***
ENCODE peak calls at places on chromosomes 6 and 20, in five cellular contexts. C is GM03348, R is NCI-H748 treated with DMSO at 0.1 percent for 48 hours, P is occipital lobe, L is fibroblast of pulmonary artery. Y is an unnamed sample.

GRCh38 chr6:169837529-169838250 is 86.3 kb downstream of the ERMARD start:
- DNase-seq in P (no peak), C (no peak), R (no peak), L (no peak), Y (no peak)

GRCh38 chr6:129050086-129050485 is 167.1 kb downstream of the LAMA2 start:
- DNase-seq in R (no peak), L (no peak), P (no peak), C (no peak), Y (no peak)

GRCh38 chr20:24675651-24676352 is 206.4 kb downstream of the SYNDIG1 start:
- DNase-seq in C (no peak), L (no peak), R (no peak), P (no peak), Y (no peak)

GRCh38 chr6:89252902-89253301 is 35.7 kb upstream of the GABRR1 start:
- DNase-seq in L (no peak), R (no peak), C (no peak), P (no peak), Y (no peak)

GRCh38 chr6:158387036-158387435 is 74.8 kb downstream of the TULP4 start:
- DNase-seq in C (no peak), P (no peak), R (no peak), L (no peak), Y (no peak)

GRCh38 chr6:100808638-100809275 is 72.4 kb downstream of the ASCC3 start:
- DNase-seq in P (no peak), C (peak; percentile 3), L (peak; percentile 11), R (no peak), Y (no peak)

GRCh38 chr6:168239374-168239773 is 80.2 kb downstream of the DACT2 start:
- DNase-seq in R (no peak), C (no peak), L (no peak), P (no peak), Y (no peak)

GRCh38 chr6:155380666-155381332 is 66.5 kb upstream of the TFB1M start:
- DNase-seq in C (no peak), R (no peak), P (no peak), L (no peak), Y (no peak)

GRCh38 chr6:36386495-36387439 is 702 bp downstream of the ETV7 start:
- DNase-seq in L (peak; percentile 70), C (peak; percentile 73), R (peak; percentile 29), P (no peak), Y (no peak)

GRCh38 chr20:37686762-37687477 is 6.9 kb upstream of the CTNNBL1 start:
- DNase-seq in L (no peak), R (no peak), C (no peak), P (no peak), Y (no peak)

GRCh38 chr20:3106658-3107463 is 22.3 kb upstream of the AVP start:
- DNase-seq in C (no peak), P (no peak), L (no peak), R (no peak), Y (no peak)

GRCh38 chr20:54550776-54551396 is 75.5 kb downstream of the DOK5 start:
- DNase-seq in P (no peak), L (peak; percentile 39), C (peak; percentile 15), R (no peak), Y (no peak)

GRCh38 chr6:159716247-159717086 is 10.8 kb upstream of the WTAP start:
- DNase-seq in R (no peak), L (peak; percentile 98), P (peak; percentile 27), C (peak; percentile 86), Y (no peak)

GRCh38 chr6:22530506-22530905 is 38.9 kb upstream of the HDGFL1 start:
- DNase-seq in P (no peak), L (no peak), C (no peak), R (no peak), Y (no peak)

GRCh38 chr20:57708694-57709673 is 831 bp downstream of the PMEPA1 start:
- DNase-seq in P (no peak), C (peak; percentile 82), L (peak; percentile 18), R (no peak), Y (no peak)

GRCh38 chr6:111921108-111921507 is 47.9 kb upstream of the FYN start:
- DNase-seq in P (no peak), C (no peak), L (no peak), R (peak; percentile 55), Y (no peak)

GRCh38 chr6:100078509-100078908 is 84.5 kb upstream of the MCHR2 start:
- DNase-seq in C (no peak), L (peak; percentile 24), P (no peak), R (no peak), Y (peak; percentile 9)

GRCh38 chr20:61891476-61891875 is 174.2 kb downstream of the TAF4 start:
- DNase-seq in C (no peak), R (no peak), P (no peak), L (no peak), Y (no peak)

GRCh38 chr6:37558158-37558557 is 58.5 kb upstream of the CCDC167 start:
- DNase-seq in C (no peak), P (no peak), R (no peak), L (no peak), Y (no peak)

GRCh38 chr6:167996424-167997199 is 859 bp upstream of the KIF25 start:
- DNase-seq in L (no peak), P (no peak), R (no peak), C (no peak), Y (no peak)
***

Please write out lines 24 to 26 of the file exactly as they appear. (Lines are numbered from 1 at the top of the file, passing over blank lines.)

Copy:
GRCh38 chr20:54550776-54551396 is 75.5 kb downstream of the DOK5 start:
- DNase-seq in P (no peak), L (peak; percentile 39), C (peak; percentile 15), R (no peak), Y (no peak)

GRCh38 chr6:159716247-159717086 is 10.8 kb upstream of the WTAP start: